Mittwoch, 13. Februar 2008


Volksbühne / Berlín in Koproduktion mit dem Deutschen Schauspielhaus Hamburg

Directed by: Frank Castorf
Sets and costumes by: Bert Neumann
Music by: Steve Binetti

Born in 1951 in East Berlin. Studied theatre at the Humboldt University in East Berlin. Began as a dramaturg in Seftenburg, where he put on Brecht's one-act plays, later worked in Neubrandenburg, Anklam, Gera and then Karl-Marx-Stadt. Put on, among other things, Shakespeare's Othello, Ibsen's The Doll's House and Lorca's The House of Bernarda Alba. In 1989 he worked in Köln, Basle, Munich, Hamburg...His production of Goethe's Torquato Tasso in the Munich Residenztheater was a cultural and political scandal. In 1990 Castorf became the managing director of Berlin's Deutsches Theater, and two years later moved to the Volksbühne. Among his most important productions have been an adaptation of Burgess's A Clockwork Orange, Shakespeare's King Lear and Ibsen's The Lady from the Sea. The Volksbühne was voted theatre of the year for the 1992-3 season in a critics' survey by the Theater Heute magazine. In the past seson attention has been drawn by Castorf's production of City of Women (an adaptation of Fellini's film La citta delle donne) and Sorokin's Honeymoon.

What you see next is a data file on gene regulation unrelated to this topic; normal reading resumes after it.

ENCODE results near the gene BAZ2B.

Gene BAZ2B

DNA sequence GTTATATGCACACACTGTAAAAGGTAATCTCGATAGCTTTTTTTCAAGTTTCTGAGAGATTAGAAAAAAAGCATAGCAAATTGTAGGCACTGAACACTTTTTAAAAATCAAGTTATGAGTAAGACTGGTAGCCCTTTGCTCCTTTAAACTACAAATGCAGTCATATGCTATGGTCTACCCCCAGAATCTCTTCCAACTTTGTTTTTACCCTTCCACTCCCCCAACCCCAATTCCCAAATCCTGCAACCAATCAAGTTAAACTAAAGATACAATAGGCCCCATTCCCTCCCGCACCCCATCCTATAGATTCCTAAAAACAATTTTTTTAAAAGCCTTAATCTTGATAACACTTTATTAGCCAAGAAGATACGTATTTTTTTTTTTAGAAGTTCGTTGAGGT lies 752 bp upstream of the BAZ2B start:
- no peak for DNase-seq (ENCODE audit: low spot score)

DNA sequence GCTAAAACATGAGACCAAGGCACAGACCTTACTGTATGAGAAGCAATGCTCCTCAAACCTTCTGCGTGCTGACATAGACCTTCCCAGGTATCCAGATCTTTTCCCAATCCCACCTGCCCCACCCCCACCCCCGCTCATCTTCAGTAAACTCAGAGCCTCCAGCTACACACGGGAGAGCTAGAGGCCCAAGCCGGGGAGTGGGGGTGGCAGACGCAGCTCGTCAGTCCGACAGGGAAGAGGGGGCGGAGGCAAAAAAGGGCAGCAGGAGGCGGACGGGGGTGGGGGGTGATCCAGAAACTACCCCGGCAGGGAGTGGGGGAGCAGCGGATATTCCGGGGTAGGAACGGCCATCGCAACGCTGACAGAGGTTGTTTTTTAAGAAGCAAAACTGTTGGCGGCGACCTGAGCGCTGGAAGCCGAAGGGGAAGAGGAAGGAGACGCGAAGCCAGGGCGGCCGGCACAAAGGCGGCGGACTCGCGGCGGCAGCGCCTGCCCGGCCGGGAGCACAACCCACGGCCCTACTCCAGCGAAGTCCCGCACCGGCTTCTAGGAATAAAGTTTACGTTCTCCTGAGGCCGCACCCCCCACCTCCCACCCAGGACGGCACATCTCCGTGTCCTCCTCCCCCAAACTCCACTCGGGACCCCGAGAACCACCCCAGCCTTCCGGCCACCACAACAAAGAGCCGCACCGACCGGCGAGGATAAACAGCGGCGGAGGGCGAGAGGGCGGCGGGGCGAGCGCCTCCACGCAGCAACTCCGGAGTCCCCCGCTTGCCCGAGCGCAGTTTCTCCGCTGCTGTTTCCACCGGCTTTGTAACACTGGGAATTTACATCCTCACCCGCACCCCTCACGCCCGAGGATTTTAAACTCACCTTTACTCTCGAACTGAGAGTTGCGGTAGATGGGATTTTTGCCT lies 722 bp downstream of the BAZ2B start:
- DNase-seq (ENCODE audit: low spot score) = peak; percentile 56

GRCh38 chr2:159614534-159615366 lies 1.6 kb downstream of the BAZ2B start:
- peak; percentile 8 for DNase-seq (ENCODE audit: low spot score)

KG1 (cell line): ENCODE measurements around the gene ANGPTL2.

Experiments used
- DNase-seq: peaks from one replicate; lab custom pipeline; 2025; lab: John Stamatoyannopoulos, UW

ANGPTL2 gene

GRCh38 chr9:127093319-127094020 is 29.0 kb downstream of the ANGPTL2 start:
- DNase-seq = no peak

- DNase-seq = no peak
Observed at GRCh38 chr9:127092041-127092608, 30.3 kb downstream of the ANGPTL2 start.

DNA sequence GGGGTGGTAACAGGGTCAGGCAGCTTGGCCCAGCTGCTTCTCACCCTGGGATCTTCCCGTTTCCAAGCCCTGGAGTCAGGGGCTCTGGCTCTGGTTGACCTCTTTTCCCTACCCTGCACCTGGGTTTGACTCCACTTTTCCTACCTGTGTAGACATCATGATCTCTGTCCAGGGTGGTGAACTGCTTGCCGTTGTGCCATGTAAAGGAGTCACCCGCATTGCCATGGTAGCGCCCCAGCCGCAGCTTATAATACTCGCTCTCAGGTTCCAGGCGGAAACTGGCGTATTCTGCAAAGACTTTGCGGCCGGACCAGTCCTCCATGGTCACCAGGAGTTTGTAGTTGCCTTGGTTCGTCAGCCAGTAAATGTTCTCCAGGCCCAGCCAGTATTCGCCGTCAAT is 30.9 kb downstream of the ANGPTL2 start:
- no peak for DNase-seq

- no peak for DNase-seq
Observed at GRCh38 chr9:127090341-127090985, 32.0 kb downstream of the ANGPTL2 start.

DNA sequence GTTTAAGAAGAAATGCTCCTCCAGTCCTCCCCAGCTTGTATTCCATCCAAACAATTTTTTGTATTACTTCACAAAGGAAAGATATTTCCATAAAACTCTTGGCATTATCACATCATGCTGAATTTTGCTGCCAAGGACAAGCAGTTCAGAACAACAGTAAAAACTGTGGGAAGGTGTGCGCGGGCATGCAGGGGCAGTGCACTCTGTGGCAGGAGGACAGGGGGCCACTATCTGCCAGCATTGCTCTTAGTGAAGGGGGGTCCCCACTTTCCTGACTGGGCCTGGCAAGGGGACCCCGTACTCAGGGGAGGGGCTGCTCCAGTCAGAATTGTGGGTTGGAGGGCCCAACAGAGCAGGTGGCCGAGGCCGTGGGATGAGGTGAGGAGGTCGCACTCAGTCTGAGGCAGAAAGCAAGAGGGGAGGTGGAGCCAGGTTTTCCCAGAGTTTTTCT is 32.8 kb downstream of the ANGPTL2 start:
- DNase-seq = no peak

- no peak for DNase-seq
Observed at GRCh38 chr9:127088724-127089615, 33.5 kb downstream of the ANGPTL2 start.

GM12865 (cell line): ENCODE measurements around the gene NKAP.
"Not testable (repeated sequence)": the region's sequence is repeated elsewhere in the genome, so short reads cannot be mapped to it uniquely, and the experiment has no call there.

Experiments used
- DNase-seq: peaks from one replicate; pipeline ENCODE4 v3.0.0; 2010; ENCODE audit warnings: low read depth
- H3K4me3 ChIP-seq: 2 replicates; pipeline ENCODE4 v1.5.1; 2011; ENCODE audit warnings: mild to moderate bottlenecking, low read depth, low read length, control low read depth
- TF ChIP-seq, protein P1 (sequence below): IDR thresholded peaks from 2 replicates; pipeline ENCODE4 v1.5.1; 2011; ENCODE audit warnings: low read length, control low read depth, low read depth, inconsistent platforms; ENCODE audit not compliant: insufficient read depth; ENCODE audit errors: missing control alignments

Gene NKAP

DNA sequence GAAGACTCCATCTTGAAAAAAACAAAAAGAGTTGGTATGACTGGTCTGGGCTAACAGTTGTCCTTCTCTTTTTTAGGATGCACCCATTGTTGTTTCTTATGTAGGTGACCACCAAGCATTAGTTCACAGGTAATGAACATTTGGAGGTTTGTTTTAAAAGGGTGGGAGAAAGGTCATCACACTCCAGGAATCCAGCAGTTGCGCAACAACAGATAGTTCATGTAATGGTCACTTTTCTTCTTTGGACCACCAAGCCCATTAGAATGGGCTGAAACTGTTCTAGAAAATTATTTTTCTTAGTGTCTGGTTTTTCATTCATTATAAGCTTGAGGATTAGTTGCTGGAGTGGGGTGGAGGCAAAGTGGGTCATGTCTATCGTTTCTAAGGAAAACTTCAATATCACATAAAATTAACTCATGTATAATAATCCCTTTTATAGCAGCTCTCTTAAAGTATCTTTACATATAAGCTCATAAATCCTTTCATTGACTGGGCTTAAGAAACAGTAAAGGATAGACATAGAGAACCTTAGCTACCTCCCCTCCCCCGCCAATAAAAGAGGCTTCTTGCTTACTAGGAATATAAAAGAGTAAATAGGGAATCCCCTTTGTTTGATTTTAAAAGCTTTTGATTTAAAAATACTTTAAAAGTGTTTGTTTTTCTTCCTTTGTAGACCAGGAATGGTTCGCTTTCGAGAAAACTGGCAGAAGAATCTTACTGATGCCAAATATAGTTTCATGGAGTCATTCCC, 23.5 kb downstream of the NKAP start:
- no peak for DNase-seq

„They offered me the play. It's about a specifically Russo-German Hassliebe, love in hate. Part of the play precisely captures a certain political truth. I find it fairly scandalous and feel some sort of pressing German hygiene when I hear a Russian saying, „What's the matter with in Germans? If in Russia someone runs about Red Square in an SS uniform, no one cares a hoot, and in Germany they all have breakdowns“. And then he adds: „First Russian schizophrenics - who really get on my nerves - and now German neurotics. It's like...oysters after borshch. Everything's seething with neurosis - politics, art, sport. It's everywhere, in the squares, in the universities, in the pubs...“ What I like about the play is its psycho-pathological description of two nations - in this respect I would say Sorokin is right. We are a priori ill - this supplanting of fascism, Stalinism, the creation of an ideal democracy, a people's democracy, it's simply sick. In this regard Sorokin's political and totalitarian experience speaks to me. We took two weeks to rehearse the play, I enjoyed doing it and I have a feeling of affinity. I consider it important to perform Honeymoon in West Germany, to tell them there in this cynical way what the Germans are like: I think Sorokin describes it very precisely.